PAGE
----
The sidelines of a football field may seem an unlikely place to look for governance best practices, but the policy implemented to diversify the coaching staffs and senior management of National Football League (NFL) teams—known as the Rooney Rule—has applications far beyond the world of sports. In the second session of the Diversity Symposium that opened this year’s NACD Global Board Leaders’ Summit, Jeremi Duru, sports-law expert and author of Advancing the Ball: Race, Reformation, and the Quest for Equal Coaching Opportunity in the NFL (2011), joined Robert E. Gulliver, executive vice president and chief human resources officer of the NFL, and Cyrus Mehri, co-lead class counsel for some of the most significant race and gender cases in U.S. history, to discuss the Rooney Rule, its impact on the NFL, and the lessons it has to offer companies in all sectors.
Although the NFL formed in the early twentieth century, it wasn’t until 1989 that the league hired its first African-American coach, Art Shell. Over the course of the next decade, a few other African Americans held coaching and managerial roles in the NFL, but diversity remained an issue for the league. Then, in 2002, two African-American NFL coaches with winning records were fired: Tony Dungy, whose team had reached the NFC championship playoffs in each of the three previous years, and Dennis Green, whose team was experiencing its first losing streak in 10 years.
In response, Mehri and attorney Johnny Cochran released a study demonstrating that African-American coaches were statistically more successful because by the time they were hired, these men had already spent years honing their craft in apprenticeship positions. However, African-Americans were less likely to be appointed to higher-level coaching positions and more likely to be fired when their team hit a losing streak. To address this situation, the NFL in 2003 established the Rooney Rule—named for Dan Rooney, who was then coach of the Pittsburgh Steelers, a team that historically had created opportunities for minority players and coaches. The rule requires management to interview minority candidates and give them equal consideration when hiring for particular job categories.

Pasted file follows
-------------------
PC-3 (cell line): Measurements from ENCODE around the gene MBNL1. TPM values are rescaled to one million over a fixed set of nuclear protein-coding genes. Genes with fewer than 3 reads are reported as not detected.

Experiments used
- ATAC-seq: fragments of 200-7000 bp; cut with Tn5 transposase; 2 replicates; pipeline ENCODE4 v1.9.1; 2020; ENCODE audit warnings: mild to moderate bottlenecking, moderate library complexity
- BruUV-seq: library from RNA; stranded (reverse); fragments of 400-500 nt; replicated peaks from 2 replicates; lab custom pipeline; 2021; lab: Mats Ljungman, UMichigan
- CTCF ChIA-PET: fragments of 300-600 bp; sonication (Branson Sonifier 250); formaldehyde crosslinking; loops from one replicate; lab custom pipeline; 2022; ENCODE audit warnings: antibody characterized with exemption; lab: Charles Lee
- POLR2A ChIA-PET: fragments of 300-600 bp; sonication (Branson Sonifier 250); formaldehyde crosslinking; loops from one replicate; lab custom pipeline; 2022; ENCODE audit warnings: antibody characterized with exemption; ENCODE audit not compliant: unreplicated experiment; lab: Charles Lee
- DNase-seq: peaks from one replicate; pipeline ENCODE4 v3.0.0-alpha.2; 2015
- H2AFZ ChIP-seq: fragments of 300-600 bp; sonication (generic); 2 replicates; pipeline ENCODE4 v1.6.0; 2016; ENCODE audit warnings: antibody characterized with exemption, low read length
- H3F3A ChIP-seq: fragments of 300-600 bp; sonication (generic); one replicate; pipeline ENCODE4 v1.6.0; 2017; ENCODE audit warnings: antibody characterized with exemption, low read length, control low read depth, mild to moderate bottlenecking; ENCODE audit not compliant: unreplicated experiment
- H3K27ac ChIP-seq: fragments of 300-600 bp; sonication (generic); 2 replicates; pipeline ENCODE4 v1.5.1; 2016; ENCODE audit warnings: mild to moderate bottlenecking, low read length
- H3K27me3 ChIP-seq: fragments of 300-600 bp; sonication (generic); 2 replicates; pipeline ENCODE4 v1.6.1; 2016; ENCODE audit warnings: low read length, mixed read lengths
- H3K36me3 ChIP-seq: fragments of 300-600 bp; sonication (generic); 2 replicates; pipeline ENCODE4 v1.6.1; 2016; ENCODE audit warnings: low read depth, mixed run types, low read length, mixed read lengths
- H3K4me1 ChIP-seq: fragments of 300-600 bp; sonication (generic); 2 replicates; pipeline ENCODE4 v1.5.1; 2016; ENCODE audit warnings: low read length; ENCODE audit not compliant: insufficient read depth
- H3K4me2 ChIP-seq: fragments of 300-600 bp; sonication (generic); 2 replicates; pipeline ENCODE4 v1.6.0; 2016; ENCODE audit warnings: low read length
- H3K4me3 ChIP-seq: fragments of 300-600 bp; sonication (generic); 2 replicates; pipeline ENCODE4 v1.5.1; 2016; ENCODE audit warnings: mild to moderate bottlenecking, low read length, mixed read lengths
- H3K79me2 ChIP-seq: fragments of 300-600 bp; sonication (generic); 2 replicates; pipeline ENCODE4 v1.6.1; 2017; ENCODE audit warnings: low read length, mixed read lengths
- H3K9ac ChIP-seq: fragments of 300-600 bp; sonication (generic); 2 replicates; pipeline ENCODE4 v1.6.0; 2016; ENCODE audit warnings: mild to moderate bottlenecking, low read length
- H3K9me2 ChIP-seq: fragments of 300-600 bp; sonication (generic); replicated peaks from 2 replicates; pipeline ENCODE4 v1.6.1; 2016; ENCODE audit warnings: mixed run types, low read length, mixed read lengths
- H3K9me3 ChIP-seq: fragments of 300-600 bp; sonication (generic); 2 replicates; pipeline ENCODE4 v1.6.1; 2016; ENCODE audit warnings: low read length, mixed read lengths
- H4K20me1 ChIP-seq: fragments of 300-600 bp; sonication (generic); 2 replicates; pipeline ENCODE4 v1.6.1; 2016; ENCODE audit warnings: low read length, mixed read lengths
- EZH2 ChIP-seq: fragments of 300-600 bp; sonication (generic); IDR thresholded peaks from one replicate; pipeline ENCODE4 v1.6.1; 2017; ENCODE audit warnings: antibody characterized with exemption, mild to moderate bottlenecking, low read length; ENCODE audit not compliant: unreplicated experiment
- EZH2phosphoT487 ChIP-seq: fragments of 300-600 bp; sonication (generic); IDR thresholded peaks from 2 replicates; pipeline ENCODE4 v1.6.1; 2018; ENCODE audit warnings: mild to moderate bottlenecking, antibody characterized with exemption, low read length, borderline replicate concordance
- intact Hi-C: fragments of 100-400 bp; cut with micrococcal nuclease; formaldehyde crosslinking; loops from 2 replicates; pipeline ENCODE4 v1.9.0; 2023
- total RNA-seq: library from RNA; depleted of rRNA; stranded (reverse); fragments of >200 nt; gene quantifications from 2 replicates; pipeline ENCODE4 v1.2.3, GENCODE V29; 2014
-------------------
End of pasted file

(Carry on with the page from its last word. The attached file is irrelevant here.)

Being attuned to diversity issues is key to attracting the best leadership, according to Robert Gulliver. As a former wealth, brokerage, and retirement HR officer at Wells Fargo & Co., Gulliver might have seemed an odd choice for a role at the NFL, but the skills he developed in the financial sector transferred easily to his work for the NFL. Gulliver emphasized that, in addition to diversity of background, diversity of perspective allows the company to connect more strongly with its consumer base.
One area in which the NFL acknowledges the need for more work is that of gender. While approximately 45 percent of football fans are women, only 30 percent of NFL employees are female. By bridging this gender gap, the league can ensure that thought leadership within the company will better reflect its customers.
What is the lasting legacy of the Rooney Rule? In the decade since the rule was adopted, the NFL has developed a culture in which diversity has become a critical element of creating a sustainable business. NFL clubs that initially resisted the rule now recognize that they would fall behind in the market if they didn’t draw from the broadest possible pool of candidates. The message is clear: make your processes inclusive, and make sure that talent rises up. In short, the Rooney Rule has proved that the more inclusive an organization is, the more it and its stakeholders benefit.